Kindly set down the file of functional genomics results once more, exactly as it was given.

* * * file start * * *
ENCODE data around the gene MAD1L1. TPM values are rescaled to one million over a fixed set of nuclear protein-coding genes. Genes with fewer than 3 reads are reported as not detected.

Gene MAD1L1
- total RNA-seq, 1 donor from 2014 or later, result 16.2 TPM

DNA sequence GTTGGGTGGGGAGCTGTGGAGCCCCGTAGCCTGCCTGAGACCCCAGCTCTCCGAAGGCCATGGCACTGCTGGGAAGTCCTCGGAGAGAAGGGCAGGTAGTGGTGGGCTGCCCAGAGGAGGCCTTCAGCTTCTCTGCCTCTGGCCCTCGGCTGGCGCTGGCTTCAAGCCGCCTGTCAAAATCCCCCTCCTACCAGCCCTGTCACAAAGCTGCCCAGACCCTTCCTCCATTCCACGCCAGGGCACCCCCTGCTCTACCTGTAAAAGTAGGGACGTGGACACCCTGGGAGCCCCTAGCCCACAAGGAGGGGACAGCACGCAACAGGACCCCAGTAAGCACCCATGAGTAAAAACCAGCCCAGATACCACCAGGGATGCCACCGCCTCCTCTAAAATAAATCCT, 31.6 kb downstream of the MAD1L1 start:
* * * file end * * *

ENCODE data around the gene MAD1L1. TPM values are rescaled to one million over a fixed set of nuclear protein-coding genes. Genes with fewer than 3 reads are reported as not detected.

Gene MAD1L1
- total RNA-seq, 1 donor from 2014 or later, result 16.2 TPM

DNA sequence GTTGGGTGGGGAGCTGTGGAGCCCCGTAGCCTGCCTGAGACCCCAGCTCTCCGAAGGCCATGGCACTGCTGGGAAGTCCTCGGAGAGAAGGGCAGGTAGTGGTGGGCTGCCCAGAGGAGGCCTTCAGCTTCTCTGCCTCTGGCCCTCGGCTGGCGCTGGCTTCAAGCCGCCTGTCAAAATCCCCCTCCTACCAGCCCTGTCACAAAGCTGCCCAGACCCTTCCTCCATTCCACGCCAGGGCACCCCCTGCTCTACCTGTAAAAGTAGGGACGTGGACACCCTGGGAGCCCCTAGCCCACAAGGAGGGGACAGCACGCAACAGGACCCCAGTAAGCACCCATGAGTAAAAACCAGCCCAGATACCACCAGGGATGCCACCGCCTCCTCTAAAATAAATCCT, 31.6 kb downstream of the MAD1L1 start: